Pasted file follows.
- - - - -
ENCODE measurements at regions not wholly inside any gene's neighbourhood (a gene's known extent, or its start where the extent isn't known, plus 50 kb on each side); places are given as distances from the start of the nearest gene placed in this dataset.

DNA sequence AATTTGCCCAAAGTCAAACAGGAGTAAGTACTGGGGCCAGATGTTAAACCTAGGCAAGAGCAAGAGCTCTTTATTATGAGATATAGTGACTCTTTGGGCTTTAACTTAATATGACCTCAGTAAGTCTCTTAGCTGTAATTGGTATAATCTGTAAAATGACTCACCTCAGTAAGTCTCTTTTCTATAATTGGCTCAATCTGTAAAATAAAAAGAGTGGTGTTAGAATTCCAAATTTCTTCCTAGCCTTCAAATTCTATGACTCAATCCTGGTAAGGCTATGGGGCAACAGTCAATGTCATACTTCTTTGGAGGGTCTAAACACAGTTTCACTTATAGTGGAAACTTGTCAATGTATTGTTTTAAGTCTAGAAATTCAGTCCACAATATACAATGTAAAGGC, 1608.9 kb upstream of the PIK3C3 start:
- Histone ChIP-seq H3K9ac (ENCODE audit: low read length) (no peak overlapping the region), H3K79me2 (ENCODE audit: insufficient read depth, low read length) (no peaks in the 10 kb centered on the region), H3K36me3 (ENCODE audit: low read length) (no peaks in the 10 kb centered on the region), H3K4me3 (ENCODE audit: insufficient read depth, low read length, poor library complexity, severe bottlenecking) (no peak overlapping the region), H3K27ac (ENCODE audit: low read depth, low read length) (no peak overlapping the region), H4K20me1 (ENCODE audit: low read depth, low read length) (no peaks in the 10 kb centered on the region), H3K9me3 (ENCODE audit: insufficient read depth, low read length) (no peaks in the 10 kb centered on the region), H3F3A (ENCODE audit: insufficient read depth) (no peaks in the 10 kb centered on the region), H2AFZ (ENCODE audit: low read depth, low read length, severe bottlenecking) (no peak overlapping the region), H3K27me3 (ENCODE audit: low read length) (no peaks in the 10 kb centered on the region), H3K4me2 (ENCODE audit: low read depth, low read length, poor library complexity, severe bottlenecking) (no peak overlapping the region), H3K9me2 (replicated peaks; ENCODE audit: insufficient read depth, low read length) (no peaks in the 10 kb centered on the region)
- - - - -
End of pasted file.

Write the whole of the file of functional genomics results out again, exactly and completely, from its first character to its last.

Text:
ENCODE measurements at regions not wholly inside any gene's neighbourhood (a gene's known extent, or its start where the extent isn't known, plus 50 kb on each side); places are given as distances from the start of the nearest gene placed in this dataset.

DNA sequence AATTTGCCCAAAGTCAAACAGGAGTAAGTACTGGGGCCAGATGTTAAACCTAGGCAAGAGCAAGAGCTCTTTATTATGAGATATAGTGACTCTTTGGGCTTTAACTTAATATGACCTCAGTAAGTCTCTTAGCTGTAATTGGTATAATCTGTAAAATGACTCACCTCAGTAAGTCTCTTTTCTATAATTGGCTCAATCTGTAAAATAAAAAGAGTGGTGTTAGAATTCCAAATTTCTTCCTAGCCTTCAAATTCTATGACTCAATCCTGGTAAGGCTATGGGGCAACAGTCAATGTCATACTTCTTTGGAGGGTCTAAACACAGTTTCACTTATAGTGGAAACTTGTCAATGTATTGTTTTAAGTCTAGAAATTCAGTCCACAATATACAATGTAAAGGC, 1608.9 kb upstream of the PIK3C3 start:
- Histone ChIP-seq H3K9ac (ENCODE audit: low read length) (no peak overlapping the region), H3K79me2 (ENCODE audit: insufficient read depth, low read length) (no peaks in the 10 kb centered on the region), H3K36me3 (ENCODE audit: low read length) (no peaks in the 10 kb centered on the region), H3K4me3 (ENCODE audit: insufficient read depth, low read length, poor library complexity, severe bottlenecking) (no peak overlapping the region), H3K27ac (ENCODE audit: low read depth, low read length) (no peak overlapping the region), H4K20me1 (ENCODE audit: low read depth, low read length) (no peaks in the 10 kb centered on the region), H3K9me3 (ENCODE audit: insufficient read depth, low read length) (no peaks in the 10 kb centered on the region), H3F3A (ENCODE audit: insufficient read depth) (no peaks in the 10 kb centered on the region), H2AFZ (ENCODE audit: low read depth, low read length, severe bottlenecking) (no peak overlapping the region), H3K27me3 (ENCODE audit: low read length) (no peaks in the 10 kb centered on the region), H3K4me2 (ENCODE audit: low read depth, low read length, poor library complexity, severe bottlenecking) (no peak overlapping the region), H3K9me2 (replicated peaks; ENCODE audit: insufficient read depth, low read length) (no peaks in the 10 kb centered on the region)